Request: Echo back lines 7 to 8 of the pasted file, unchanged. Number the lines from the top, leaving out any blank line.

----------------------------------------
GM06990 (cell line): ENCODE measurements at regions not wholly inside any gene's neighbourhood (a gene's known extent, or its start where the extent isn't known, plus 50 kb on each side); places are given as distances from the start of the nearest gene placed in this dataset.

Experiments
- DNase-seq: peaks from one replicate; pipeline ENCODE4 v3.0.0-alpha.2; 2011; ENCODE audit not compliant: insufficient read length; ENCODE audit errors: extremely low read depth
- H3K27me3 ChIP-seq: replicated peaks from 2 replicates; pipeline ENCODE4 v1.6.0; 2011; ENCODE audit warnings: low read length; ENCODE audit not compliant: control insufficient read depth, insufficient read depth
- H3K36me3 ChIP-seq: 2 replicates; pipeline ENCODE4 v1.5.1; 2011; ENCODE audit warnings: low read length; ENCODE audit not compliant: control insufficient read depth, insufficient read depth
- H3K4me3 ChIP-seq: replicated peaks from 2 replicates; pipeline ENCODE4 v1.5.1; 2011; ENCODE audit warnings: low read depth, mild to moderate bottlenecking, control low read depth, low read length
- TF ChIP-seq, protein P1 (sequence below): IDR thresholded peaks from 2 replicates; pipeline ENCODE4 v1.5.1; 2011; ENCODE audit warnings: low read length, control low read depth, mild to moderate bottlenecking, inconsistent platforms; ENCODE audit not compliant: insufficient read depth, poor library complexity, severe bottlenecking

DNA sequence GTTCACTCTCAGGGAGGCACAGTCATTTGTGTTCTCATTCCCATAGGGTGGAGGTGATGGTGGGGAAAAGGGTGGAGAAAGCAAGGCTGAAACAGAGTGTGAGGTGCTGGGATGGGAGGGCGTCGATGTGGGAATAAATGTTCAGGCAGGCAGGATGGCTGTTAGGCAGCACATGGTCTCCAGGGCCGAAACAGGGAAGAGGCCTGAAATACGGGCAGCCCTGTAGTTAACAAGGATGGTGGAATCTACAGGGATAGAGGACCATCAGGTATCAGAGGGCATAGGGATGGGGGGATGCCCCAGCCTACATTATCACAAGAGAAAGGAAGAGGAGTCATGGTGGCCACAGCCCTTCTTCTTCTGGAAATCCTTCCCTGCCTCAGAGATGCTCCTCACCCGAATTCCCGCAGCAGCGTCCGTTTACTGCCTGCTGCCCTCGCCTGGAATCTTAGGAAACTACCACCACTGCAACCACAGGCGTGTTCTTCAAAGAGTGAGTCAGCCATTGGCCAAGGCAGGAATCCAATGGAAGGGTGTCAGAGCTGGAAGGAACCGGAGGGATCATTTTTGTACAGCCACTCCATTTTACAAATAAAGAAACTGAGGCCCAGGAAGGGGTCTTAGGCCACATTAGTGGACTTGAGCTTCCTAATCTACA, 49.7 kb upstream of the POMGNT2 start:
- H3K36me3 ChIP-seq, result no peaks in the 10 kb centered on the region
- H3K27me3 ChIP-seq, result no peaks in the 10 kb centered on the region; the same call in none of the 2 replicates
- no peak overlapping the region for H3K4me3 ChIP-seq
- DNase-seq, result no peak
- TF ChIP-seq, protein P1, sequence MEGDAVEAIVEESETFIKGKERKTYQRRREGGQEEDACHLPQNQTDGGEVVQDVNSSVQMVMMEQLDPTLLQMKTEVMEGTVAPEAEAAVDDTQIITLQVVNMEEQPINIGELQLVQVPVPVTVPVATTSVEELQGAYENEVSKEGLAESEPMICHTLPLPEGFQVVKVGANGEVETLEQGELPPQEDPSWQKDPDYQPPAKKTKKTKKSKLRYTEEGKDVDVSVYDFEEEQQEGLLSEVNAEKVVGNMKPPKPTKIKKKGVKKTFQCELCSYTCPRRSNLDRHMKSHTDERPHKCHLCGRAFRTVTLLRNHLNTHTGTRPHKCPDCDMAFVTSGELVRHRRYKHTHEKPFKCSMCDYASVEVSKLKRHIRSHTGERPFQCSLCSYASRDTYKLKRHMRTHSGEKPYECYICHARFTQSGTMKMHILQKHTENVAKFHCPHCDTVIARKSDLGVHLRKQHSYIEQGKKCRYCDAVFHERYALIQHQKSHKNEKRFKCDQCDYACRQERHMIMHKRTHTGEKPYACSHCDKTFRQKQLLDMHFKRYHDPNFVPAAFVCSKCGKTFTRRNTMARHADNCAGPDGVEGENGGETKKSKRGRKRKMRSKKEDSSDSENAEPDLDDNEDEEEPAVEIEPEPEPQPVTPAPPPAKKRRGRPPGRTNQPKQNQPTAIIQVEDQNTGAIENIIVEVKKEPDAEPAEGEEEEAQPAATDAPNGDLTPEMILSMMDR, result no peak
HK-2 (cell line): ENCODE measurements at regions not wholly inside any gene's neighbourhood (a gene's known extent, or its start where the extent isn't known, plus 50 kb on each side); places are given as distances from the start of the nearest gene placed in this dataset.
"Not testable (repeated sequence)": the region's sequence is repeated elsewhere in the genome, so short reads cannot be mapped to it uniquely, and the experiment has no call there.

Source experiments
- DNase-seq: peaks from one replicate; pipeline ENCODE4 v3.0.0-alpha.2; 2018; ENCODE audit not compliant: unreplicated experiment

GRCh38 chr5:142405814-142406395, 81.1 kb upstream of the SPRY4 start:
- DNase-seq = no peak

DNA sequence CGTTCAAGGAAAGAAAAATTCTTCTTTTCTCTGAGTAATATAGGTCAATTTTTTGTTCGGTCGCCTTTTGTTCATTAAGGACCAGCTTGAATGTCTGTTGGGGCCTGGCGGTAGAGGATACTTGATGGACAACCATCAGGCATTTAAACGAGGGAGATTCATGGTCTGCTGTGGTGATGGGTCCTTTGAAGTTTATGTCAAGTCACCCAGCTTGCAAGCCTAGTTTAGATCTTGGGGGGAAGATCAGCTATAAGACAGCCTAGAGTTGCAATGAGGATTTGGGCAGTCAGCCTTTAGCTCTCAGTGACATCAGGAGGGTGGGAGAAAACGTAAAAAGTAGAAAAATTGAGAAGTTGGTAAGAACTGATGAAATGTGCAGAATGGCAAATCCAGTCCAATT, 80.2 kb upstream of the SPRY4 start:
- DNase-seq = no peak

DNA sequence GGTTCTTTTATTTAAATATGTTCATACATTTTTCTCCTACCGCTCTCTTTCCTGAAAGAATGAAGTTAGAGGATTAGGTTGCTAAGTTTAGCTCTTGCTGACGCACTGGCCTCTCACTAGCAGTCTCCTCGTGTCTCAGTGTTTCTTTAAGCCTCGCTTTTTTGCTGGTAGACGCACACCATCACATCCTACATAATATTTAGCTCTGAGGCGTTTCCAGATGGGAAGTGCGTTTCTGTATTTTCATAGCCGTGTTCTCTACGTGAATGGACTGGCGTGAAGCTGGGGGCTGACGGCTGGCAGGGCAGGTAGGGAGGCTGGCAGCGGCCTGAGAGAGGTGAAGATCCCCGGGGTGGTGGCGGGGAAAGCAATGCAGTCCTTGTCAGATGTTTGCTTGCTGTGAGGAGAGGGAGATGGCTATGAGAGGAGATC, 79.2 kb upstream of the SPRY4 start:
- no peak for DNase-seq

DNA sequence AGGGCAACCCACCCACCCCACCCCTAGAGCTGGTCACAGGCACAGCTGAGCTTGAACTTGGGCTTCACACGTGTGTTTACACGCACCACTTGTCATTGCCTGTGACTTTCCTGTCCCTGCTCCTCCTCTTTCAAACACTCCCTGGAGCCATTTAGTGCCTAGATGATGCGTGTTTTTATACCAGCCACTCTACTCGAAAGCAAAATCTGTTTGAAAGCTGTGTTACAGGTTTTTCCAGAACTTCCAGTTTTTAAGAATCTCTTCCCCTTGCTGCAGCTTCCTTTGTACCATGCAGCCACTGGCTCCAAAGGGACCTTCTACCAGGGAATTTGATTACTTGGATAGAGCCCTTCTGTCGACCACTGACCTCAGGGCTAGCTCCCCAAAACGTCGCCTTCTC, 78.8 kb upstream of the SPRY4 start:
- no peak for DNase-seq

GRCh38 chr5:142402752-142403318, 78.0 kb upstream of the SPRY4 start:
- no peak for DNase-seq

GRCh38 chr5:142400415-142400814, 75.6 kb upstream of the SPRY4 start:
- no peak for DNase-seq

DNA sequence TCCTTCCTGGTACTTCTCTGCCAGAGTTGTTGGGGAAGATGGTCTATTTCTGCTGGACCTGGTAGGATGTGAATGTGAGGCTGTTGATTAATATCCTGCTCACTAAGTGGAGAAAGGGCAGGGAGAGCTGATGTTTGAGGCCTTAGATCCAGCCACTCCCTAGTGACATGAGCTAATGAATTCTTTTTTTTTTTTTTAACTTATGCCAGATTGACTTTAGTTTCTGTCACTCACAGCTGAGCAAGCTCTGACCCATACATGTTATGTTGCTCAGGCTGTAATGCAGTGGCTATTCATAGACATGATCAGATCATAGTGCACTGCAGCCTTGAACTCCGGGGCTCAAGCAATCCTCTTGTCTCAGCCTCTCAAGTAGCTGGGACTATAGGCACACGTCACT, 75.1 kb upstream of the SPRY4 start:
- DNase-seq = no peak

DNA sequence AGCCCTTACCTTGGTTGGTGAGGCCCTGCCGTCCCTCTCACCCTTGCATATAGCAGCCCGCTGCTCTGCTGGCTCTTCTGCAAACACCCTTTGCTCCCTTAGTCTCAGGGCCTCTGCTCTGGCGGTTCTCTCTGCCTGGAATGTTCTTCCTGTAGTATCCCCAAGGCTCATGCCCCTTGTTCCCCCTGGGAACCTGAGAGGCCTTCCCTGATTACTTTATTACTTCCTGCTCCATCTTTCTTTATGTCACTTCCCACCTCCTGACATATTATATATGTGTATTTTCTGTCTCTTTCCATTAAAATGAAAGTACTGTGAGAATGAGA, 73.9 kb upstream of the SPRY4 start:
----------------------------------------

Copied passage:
- TF ChIP-seq, protein P1 (sequence below): IDR thresholded peaks from 2 replicates; pipeline ENCODE4 v1.5.1; 2011; ENCODE audit warnings: low read length, control low read depth, mild to moderate bottlenecking, inconsistent platforms; ENCODE audit not compliant: insufficient read depth, poor library complexity, severe bottlenecking

DNA sequence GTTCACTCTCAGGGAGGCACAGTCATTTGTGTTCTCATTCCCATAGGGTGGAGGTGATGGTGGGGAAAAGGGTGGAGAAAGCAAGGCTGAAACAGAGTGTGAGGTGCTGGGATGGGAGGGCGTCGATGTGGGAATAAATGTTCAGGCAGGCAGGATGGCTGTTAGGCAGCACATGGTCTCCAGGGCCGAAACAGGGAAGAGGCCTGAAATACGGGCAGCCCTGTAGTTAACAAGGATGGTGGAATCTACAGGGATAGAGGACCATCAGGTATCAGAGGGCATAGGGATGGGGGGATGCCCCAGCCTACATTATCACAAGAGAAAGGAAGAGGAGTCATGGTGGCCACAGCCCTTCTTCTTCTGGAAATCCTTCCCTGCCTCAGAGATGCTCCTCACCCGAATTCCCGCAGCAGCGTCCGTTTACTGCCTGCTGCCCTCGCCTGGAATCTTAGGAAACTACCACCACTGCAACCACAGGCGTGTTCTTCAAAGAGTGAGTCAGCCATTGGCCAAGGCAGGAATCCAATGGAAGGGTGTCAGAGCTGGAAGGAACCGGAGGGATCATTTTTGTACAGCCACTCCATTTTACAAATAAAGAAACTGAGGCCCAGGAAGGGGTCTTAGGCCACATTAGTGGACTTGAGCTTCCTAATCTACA, 49.7 kb upstream of the POMGNT2 start: